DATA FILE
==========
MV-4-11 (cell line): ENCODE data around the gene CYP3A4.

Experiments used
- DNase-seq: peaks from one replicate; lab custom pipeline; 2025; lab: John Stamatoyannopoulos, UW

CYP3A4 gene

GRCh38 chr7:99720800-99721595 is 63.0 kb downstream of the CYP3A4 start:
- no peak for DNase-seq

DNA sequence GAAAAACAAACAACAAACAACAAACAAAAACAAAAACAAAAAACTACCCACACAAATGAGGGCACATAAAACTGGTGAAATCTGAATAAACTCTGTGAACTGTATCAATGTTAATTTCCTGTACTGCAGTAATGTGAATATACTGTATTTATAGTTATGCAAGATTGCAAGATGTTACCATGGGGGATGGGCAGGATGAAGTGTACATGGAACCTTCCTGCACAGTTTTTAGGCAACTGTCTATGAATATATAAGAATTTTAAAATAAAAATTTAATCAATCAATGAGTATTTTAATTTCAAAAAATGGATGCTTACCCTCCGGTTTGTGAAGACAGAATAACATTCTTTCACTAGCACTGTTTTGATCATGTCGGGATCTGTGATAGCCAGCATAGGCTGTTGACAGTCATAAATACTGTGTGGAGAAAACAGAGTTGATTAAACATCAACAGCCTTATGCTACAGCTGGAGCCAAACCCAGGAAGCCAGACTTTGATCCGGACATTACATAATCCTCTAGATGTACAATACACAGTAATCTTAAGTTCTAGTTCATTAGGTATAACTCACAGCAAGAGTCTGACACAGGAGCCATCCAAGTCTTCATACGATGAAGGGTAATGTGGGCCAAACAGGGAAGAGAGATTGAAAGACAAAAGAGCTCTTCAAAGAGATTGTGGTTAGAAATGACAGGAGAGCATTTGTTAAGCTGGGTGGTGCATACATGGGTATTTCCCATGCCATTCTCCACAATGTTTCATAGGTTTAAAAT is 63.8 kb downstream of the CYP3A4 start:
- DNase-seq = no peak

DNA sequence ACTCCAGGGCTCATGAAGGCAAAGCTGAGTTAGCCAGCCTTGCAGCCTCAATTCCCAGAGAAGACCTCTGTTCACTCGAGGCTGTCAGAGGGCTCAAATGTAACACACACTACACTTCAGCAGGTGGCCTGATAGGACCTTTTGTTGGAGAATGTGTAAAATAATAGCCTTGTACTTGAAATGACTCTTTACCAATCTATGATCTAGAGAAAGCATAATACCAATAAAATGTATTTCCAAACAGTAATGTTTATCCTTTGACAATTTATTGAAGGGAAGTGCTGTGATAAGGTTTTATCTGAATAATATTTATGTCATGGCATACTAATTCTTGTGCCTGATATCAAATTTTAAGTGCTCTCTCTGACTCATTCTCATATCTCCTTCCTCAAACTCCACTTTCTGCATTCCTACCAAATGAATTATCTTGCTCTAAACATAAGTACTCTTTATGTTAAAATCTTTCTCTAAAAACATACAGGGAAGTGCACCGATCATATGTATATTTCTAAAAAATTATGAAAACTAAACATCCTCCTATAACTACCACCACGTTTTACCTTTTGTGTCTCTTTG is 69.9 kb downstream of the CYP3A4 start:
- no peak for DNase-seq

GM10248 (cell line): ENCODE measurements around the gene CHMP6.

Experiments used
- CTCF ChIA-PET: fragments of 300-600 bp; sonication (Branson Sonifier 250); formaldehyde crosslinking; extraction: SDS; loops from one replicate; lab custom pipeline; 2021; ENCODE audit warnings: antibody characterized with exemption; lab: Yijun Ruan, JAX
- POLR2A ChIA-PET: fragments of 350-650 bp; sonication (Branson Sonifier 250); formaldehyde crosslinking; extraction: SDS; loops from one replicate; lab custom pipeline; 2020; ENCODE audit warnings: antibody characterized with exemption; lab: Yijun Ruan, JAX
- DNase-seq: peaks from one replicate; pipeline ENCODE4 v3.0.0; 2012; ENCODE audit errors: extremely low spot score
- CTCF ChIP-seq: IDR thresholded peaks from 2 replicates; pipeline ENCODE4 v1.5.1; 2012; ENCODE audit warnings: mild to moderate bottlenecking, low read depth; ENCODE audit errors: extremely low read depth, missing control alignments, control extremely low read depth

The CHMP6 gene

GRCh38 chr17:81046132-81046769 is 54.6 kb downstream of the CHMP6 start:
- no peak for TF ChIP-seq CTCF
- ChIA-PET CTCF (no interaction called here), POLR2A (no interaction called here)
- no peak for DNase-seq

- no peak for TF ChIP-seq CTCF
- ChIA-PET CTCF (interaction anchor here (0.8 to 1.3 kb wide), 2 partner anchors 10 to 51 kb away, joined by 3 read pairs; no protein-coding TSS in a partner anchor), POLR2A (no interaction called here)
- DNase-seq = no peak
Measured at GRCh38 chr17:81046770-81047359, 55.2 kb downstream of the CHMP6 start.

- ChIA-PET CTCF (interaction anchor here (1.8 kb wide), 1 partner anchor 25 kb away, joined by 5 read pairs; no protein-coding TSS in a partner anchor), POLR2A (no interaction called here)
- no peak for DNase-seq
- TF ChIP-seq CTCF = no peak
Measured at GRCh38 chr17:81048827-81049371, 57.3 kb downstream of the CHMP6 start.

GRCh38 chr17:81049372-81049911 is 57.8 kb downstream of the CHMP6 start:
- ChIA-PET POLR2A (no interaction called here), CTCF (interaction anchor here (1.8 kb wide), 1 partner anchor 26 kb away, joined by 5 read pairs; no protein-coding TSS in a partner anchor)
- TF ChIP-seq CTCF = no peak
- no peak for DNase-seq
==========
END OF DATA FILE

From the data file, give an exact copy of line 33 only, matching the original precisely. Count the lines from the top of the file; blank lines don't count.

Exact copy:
- no peak for DNase-seq